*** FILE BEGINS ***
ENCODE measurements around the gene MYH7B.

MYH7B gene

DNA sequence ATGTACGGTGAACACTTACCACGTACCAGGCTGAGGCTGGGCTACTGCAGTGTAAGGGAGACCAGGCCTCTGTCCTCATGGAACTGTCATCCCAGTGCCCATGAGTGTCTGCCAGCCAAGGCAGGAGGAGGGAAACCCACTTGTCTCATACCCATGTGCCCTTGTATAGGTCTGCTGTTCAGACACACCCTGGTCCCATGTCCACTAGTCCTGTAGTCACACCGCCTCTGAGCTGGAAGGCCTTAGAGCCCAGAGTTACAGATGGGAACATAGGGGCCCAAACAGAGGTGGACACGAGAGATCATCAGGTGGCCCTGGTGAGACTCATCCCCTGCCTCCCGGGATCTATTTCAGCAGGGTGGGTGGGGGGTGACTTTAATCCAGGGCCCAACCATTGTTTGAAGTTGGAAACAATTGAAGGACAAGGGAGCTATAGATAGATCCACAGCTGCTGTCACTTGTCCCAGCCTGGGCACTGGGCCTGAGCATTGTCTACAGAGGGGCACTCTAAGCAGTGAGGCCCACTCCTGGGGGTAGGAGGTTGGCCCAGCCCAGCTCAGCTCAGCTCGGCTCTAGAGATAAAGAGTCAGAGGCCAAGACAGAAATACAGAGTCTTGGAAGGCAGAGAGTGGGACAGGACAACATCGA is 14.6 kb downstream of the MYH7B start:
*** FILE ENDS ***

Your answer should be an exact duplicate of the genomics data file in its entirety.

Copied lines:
ENCODE measurements around the gene MYH7B.

MYH7B gene

DNA sequence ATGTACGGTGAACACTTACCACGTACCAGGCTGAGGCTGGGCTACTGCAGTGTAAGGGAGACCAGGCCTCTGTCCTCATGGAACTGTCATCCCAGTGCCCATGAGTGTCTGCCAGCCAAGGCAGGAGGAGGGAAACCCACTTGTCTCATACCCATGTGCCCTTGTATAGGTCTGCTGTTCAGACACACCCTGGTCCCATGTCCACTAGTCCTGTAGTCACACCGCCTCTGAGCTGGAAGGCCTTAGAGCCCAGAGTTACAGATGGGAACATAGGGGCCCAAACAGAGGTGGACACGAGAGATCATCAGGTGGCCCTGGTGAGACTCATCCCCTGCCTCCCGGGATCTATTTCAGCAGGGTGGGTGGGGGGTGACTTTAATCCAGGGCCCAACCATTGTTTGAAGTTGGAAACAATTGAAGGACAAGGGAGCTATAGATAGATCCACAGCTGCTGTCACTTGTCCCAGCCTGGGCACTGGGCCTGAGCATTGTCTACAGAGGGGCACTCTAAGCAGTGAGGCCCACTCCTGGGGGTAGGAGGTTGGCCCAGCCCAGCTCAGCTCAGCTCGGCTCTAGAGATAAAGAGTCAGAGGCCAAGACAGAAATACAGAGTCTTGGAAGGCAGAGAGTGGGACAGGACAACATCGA is 14.6 kb downstream of the MYH7B start: